It’s Hard for the Righteous to be Saved

its-hard-for-the-righteous-to-be-savedMy third son Nathaniel has always been quite obedient and easygoing. He never went through the “terrible two’s” stage; he simply put his chin down when he was upset. He was such an easy child that I guess I forgot to train him. Not really, but my focused training always went to the other children who seemed to be lacking in ways that were more obvious. I still taught him about God and required obedience, but parents will naturally give more attention to the squeaky wheel rather than the one who is not causing resistance.

My husband and I used the book The Lamb (by John R. Cross) to present the gospel to our son when he was five. He didn’t seem to fully grasp the gospel at the time, almost like he wasn’t paying attention. He enjoyed the story, though.

We waited about six months, and it was December of last year when we read the book again. This time he understood it, but something was off. My husband sensed it, too, and we couldn’t quite put our finger on what it was. We waited.

I asked God for wisdom to know what my son was lacking, and I saw that he always felt that he was in the right. If he was ever disciplined for anything, he never took responsibility but would blame everyone else. I realized that he didn’t think he ever sinned. How can the righteous enter the kingdom of God? It is impossible. I asked God to show me how to get through to him.

One day he was upset and went into his room and tore his outer space poster. I can’t remember if he came and told me what he did, or if one of his brothers tattled on him, but there I was, standing in his room, looking at how ugly the poster looked as it hung there, torn and mangled. I saw the doorway through which to reach my son. As I prayed for the right words, I said, “That is your heart without God.” I pointed to the poster. My son cried. It actually seemed to sink in.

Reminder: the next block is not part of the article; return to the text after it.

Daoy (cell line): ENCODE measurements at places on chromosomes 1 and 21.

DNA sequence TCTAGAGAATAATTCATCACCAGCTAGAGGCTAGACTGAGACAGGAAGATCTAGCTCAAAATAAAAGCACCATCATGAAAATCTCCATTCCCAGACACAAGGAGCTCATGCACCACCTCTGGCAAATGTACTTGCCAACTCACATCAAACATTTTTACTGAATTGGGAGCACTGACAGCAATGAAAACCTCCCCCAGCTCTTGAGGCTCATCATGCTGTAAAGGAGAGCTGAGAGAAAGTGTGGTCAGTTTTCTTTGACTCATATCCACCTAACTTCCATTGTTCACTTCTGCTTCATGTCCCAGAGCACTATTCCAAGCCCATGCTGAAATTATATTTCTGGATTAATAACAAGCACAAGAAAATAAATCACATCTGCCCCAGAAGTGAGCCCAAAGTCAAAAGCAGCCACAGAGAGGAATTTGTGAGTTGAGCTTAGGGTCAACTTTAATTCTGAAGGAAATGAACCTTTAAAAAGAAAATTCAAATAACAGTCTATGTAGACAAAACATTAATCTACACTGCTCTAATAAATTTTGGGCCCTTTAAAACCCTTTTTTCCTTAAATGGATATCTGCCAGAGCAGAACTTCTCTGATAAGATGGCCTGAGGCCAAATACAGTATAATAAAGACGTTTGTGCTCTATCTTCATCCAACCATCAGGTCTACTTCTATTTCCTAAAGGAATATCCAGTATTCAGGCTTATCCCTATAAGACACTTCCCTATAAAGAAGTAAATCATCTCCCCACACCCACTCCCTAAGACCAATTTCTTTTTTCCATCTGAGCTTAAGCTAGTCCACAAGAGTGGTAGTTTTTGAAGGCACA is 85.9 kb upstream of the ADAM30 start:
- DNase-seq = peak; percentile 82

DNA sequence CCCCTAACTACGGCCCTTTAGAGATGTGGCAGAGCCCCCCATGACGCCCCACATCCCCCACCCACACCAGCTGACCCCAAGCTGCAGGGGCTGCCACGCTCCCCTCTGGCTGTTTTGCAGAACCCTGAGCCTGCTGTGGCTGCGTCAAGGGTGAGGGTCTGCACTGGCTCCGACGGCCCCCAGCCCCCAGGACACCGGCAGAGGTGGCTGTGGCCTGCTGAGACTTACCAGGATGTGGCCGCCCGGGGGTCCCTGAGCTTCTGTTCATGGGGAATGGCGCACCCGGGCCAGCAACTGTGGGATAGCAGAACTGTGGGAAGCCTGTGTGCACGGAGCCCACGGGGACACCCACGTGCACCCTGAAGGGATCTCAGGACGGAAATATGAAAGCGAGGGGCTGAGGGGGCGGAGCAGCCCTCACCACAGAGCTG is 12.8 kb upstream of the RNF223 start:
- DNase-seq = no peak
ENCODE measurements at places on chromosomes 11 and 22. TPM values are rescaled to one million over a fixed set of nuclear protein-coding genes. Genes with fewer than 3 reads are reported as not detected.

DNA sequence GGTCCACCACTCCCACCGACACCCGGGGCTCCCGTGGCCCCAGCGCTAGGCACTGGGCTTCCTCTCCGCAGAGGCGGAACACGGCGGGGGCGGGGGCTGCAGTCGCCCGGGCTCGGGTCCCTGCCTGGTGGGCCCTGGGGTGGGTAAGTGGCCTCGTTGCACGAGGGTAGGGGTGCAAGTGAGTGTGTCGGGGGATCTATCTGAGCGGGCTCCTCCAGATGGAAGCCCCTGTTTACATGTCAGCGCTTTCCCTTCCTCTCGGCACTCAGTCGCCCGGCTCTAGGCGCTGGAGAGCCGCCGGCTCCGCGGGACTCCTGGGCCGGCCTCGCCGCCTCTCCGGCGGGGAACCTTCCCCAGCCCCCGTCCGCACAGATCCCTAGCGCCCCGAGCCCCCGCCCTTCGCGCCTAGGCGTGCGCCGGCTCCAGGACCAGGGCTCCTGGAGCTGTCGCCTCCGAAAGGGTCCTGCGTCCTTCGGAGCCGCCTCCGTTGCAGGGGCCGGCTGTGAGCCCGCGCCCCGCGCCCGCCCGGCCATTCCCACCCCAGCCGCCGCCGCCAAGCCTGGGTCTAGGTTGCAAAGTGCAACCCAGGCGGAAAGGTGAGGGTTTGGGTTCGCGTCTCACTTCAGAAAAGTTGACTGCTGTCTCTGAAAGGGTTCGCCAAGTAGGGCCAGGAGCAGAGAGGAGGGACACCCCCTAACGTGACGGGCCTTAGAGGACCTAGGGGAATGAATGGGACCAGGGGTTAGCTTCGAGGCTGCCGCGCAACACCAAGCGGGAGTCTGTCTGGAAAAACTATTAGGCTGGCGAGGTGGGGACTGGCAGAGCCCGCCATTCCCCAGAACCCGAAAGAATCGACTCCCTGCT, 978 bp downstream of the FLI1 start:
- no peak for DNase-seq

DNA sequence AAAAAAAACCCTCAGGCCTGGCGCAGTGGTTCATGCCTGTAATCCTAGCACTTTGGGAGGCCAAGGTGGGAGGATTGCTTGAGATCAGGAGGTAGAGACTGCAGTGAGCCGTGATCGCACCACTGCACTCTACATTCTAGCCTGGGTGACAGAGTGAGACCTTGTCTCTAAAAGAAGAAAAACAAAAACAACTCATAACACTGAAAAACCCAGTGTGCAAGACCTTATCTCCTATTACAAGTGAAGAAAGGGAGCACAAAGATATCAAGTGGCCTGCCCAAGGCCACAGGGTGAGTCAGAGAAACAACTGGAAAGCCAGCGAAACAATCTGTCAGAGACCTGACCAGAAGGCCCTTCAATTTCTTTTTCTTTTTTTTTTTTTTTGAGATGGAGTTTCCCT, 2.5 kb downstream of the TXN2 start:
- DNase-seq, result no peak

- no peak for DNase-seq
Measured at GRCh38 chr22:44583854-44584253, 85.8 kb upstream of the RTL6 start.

He took responsibility for what he had done. He didn’t play the victim like before. He said what he had done was wrong. I told him that was because all that was in him was sin. He needed a Savior. He needed Christ in his life to help him live the way he ought to live. He said he wanted to be saved. I waited for my husband to get home before telling him, “Today is the day of Nathaniel’s salvation. His heart is right where it needs to be.” Nathaniel explained to his dad what he had done, and my husband talked with him and led him to Christ. Once again, there were tears streaming down my face.

“Why are you crying, Mom?” my son asked with joy in his face.

I was too choked up to speak. My husband explained to my son that this was the most important day of his life, and that I knew it, and that’s why I was crying, because I was happy.

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3 Responses to “It’s Hard for the Righteous to be Saved”

  1. The visual – the torn poster – “that is your heart without God” – so perfect. All my sons gave their hearts to Christ at 10 – all except one. He, like your son, blames others. Yet, God has told me that he will come at a different time than the other brothers. As a mother, it is difficult to rest in peace, but God is with me through each day and He holds me up when it is difficult to stand.

    How wonderful that you had a spirit break-through with your son! What peace you must have! Congratulations – it is a cause to rejoice!

  2. SnoopyGirl says:

    Thanks for sharing your story. I sometimes find it difficult for my daughter to admit when she is wrong. I will pray for God’s wisdom in dealing with those times. I am so glad God showed you the path to your son’s heart. He is so good!

  3. Nita Lanning says:

    Man, These are great! Made me cry. I can’t hardly wait for the Lord to call out my children. Thanks so much for sharing.

    In Christ,
    Nita.

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